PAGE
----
Is a website worth in investment of $5,000? $10,000? $50,000? More?
Many businesses find it difficult to measure the return on investment (ROI) for their marketing investment. It does not have to be this way and we have come across some great clients that track everything. Websites are particularly easy to both track and to anticipate the ROI before we start the website process. This is all part of our website services client engagement process. If we do not believe you will see a substantial return on your website investment, we will tell you so at the initial meeting.
How to Measure ROI
You are not going to make any sales if you don’t have any visitors. So, estimating the potential online market for your products or services is the first step. This is something Denver Web Success does as part of our free of charge website analysis. We will use Google’s Keyword Planner to see how many people are using search terms that are applicable for your business.
Let’s keep the numbers simple and assume that you have a monthly search volume of 5,000 people using a variety of relevant search terms. We also have to figure in keyword diversity. For example, we may have totaled 5,000 people searching, but that is only for the search terms we identified. Google has stated that about 20% of searches are for terms that they have never seen before. As a rule of thumb, we normally double the anticipated searchers:
Searchers = 2 x 5,000 = 10,000
Of course, just because 10,000 people are searching, does not mean that your website is going to get 10,000 visitors every month. This is a slightly more difficult estimate as it depends on a number of factors; including how well your website ranks, click-through rates, whether we are just targeting organic ranking or also investing in pay-per-click advertising, etc. For example, estimates vary, but it is believed that the top-ranking site in Google gets 30%-40% of the clicks.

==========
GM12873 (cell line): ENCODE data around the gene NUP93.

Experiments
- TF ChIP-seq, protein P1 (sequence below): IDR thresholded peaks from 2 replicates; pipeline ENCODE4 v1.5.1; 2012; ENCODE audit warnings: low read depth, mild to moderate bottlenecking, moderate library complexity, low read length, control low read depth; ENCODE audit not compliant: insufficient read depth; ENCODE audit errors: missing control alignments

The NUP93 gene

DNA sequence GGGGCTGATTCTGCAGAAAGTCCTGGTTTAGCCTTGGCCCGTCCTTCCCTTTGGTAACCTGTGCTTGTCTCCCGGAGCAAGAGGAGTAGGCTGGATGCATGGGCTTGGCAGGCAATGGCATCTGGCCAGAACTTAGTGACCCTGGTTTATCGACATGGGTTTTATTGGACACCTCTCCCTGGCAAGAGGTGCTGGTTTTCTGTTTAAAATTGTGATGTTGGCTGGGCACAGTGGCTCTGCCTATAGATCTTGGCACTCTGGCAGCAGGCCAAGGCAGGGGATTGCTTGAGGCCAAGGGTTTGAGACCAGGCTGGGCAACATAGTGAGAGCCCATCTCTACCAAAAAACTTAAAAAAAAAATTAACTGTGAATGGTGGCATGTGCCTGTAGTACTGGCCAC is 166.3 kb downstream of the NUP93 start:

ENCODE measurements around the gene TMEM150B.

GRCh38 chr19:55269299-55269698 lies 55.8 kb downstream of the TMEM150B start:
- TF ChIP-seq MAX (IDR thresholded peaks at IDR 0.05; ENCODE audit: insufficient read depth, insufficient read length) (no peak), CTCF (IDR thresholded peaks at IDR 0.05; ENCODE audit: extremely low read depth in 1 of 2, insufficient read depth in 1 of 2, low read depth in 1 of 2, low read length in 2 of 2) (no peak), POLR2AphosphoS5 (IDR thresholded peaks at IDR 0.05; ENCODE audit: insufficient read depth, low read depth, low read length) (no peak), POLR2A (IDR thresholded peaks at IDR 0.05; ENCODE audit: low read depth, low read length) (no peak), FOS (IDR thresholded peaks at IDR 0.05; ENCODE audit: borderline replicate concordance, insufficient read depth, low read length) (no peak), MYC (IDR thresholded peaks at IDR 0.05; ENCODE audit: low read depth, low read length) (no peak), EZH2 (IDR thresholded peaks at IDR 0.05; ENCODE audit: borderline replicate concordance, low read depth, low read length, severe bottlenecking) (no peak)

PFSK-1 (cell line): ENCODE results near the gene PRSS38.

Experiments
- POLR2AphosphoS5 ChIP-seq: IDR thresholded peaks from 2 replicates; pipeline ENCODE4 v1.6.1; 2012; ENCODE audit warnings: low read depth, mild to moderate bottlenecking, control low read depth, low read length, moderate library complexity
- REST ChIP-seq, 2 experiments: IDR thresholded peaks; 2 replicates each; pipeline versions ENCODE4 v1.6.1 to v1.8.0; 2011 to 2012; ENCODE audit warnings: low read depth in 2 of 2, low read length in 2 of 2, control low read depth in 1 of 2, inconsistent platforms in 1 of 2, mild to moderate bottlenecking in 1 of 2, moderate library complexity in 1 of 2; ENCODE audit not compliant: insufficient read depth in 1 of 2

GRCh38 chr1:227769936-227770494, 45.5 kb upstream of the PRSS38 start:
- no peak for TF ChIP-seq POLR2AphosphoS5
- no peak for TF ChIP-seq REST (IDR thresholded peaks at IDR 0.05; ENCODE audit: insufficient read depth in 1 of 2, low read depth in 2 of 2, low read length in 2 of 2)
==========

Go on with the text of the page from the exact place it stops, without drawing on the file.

Again, let’s keep the numbers simple. We will assume that average search engine ranking gives you 5% of the searchers:
Visitors = 5% x 10,000 = 500
That’s a respectable number of visitors. Unfortunately, there are still a few more steps. Even the very best websites won’t make a sale to every visitor. We need to calculate “conversion”. Conversion will vary depending on the goal of your website – you may be looking for a sale in your store, an email or phone contact, or even just capture their email address so that you can run an email nuturing campaign.
Conversion depends on many factors such as design, load speed and usability on the searcher’s device, content relevance (they may be looking for something else), and so on.
If we’re looking at, say, a phone or email contact, most high-quality websites will convert 3%-5% of visitors. If we put 4% into our calculation:
Leads = 4% x 500 = 20
Sales & Profit
As a final step we need to work out sales and profit.
Those 20 leads are pretty good. They’ve probably already looked at a number of vendors and have chosen to go to the trouble of sending you an email or calling you on the phone. Of course, sales will still depend on a variety of factors such as type of product or service, price, sales process, etc.
Let’s pretend that you believe you will close 50% of the leads. Now we can finally add in your profit – remember, we’re interested in profit, not the total price. If, for example, you make an average $5,000 profit from each new lifetime client, our final calculation comes out at:
Total Profit = $5,000 x 50% x 20 = $50,000 per month
Now, how much would you be willing to invest in a website that would achieve this? Each and every very month? Denver Web Success utilizes an in-house process of analysis, research, design, development, marketing, and continuous improvement to maximize your return on investment.
Try this calculation with your own numbers, or contact Denver Web Success to help you through the ROI process.